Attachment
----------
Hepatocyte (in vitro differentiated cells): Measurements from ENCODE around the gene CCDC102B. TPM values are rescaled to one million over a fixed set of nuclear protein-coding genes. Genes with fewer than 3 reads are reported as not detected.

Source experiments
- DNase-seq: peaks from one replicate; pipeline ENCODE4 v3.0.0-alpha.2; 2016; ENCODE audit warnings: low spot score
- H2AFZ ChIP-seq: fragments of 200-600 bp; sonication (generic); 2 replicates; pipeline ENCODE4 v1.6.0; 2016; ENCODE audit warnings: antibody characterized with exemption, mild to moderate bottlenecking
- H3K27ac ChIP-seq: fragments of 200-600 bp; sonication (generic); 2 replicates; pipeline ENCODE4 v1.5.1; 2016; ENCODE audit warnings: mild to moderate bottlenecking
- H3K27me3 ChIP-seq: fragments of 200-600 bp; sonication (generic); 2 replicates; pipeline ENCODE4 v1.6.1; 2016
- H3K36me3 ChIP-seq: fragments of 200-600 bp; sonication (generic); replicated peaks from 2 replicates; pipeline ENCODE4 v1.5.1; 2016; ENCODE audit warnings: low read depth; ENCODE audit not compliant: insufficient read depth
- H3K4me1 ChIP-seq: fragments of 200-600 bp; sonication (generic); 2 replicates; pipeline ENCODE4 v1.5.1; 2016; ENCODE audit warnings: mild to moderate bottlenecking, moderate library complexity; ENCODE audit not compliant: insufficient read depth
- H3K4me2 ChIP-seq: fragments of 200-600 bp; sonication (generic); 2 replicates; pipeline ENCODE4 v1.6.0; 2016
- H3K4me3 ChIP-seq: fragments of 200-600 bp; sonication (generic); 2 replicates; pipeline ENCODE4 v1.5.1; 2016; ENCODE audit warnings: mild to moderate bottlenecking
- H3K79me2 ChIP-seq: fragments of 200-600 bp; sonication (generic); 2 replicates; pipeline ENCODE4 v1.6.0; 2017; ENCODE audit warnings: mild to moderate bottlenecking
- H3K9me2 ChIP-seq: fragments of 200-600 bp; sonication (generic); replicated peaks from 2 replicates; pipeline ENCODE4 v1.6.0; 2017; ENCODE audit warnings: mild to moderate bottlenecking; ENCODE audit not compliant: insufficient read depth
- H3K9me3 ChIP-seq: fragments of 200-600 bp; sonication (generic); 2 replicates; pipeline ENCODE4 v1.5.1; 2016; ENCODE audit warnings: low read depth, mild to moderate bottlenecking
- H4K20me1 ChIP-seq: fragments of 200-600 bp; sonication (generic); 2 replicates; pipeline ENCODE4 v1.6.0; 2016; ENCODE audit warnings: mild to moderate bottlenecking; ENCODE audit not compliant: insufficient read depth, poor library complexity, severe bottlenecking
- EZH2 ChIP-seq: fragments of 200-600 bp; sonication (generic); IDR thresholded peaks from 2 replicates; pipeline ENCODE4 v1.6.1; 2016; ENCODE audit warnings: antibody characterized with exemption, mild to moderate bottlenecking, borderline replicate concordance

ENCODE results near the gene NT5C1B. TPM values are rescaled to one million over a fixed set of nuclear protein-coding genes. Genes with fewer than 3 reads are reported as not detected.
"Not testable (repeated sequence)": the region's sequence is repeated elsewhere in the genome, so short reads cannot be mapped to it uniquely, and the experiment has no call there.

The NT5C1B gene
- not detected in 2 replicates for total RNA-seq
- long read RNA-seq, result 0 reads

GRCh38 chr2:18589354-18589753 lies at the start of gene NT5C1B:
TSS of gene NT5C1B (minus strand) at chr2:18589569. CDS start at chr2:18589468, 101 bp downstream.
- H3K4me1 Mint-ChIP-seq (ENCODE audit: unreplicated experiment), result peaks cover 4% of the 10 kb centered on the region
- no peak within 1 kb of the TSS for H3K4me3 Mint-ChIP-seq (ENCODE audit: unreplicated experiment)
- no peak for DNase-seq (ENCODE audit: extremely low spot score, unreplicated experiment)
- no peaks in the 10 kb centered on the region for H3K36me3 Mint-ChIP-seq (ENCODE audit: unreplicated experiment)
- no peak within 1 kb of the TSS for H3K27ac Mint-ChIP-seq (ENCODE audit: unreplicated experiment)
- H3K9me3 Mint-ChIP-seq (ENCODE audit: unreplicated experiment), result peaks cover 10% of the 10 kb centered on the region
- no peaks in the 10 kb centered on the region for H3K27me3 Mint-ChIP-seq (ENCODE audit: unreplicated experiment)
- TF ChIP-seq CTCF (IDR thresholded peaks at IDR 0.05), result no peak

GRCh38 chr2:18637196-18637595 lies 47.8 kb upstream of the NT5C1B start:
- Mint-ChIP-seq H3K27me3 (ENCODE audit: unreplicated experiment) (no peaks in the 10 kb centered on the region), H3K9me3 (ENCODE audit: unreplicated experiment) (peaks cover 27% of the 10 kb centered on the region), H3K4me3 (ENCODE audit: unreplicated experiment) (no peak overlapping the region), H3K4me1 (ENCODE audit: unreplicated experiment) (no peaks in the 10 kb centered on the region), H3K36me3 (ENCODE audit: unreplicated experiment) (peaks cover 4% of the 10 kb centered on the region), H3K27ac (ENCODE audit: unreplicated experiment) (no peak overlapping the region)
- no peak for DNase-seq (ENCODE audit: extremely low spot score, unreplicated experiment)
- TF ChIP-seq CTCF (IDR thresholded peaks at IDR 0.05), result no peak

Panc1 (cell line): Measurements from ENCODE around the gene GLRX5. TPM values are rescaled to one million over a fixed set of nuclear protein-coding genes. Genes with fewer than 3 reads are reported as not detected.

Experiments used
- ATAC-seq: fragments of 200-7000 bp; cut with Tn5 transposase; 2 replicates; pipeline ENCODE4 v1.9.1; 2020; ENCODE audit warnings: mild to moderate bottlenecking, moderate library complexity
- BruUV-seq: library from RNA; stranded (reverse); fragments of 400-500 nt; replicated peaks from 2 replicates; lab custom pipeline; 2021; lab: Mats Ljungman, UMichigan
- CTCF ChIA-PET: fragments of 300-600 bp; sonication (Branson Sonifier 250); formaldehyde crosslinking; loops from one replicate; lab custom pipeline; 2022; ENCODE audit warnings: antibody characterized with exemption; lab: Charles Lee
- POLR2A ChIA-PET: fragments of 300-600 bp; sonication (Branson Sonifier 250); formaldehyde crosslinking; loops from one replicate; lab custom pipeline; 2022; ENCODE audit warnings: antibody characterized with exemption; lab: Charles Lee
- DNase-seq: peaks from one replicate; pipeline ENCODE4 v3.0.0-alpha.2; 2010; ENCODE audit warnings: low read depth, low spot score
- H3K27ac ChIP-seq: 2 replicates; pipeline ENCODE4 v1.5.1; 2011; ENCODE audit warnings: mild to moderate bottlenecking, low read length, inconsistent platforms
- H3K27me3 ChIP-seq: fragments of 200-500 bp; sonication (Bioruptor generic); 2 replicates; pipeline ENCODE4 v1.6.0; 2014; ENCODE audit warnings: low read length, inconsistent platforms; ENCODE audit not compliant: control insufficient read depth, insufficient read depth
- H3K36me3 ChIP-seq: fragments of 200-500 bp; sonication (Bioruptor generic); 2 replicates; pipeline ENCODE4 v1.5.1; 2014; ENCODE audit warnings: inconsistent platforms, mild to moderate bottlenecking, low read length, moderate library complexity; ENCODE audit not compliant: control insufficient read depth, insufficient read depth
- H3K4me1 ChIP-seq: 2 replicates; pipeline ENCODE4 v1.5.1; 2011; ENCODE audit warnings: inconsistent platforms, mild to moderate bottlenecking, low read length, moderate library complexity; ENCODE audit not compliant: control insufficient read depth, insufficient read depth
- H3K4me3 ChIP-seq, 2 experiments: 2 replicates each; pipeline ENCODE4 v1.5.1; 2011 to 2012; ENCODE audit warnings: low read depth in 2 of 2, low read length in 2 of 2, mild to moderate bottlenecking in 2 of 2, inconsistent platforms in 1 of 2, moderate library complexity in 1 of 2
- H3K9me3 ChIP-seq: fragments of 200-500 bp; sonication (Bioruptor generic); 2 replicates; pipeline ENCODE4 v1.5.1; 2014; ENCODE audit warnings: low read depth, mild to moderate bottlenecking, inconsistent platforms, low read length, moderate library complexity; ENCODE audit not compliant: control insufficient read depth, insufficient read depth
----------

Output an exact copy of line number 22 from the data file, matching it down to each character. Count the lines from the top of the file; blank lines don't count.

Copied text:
TSS of gene NT5C1B (minus strand) at chr2:18589569. CDS start at chr2:18589468, 101 bp downstream.